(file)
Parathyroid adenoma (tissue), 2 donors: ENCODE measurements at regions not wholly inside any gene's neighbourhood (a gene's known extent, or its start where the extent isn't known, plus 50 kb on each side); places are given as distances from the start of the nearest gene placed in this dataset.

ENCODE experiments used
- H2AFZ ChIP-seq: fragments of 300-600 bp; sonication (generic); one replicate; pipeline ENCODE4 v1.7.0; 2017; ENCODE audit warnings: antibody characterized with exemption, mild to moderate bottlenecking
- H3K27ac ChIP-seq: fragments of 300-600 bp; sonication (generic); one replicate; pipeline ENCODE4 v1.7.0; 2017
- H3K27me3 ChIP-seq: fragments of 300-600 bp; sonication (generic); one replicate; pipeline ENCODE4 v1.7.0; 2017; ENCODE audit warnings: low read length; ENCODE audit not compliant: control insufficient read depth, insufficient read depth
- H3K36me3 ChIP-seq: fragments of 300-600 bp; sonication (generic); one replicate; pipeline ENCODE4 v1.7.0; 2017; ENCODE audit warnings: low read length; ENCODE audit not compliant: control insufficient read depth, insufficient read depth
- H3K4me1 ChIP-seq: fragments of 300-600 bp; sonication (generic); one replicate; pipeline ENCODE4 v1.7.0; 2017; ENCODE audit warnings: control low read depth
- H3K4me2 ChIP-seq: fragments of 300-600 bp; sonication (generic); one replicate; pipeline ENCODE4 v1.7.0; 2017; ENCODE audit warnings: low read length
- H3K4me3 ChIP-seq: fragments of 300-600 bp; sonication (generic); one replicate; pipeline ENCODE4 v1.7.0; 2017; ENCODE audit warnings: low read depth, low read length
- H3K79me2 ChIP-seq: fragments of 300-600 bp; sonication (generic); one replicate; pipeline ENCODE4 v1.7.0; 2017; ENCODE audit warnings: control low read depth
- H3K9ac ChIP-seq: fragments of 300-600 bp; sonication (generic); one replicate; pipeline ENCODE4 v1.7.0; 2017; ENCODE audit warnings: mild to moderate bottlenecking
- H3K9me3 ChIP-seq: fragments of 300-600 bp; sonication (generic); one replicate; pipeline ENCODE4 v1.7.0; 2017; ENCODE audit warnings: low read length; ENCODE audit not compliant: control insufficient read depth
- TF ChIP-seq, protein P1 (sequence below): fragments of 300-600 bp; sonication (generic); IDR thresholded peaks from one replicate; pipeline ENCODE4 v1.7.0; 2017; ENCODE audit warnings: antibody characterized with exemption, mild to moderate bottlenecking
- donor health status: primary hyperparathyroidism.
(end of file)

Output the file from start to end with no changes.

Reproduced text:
Parathyroid adenoma (tissue), 2 donors: ENCODE measurements at regions not wholly inside any gene's neighbourhood (a gene's known extent, or its start where the extent isn't known, plus 50 kb on each side); places are given as distances from the start of the nearest gene placed in this dataset.

ENCODE experiments used
- H2AFZ ChIP-seq: fragments of 300-600 bp; sonication (generic); one replicate; pipeline ENCODE4 v1.7.0; 2017; ENCODE audit warnings: antibody characterized with exemption, mild to moderate bottlenecking
- H3K27ac ChIP-seq: fragments of 300-600 bp; sonication (generic); one replicate; pipeline ENCODE4 v1.7.0; 2017
- H3K27me3 ChIP-seq: fragments of 300-600 bp; sonication (generic); one replicate; pipeline ENCODE4 v1.7.0; 2017; ENCODE audit warnings: low read length; ENCODE audit not compliant: control insufficient read depth, insufficient read depth
- H3K36me3 ChIP-seq: fragments of 300-600 bp; sonication (generic); one replicate; pipeline ENCODE4 v1.7.0; 2017; ENCODE audit warnings: low read length; ENCODE audit not compliant: control insufficient read depth, insufficient read depth
- H3K4me1 ChIP-seq: fragments of 300-600 bp; sonication (generic); one replicate; pipeline ENCODE4 v1.7.0; 2017; ENCODE audit warnings: control low read depth
- H3K4me2 ChIP-seq: fragments of 300-600 bp; sonication (generic); one replicate; pipeline ENCODE4 v1.7.0; 2017; ENCODE audit warnings: low read length
- H3K4me3 ChIP-seq: fragments of 300-600 bp; sonication (generic); one replicate; pipeline ENCODE4 v1.7.0; 2017; ENCODE audit warnings: low read depth, low read length
- H3K79me2 ChIP-seq: fragments of 300-600 bp; sonication (generic); one replicate; pipeline ENCODE4 v1.7.0; 2017; ENCODE audit warnings: control low read depth
- H3K9ac ChIP-seq: fragments of 300-600 bp; sonication (generic); one replicate; pipeline ENCODE4 v1.7.0; 2017; ENCODE audit warnings: mild to moderate bottlenecking
- H3K9me3 ChIP-seq: fragments of 300-600 bp; sonication (generic); one replicate; pipeline ENCODE4 v1.7.0; 2017; ENCODE audit warnings: low read length; ENCODE audit not compliant: control insufficient read depth
- TF ChIP-seq, protein P1 (sequence below): fragments of 300-600 bp; sonication (generic); IDR thresholded peaks from one replicate; pipeline ENCODE4 v1.7.0; 2017; ENCODE audit warnings: antibody characterized with exemption, mild to moderate bottlenecking
- donor health status: primary hyperparathyroidism.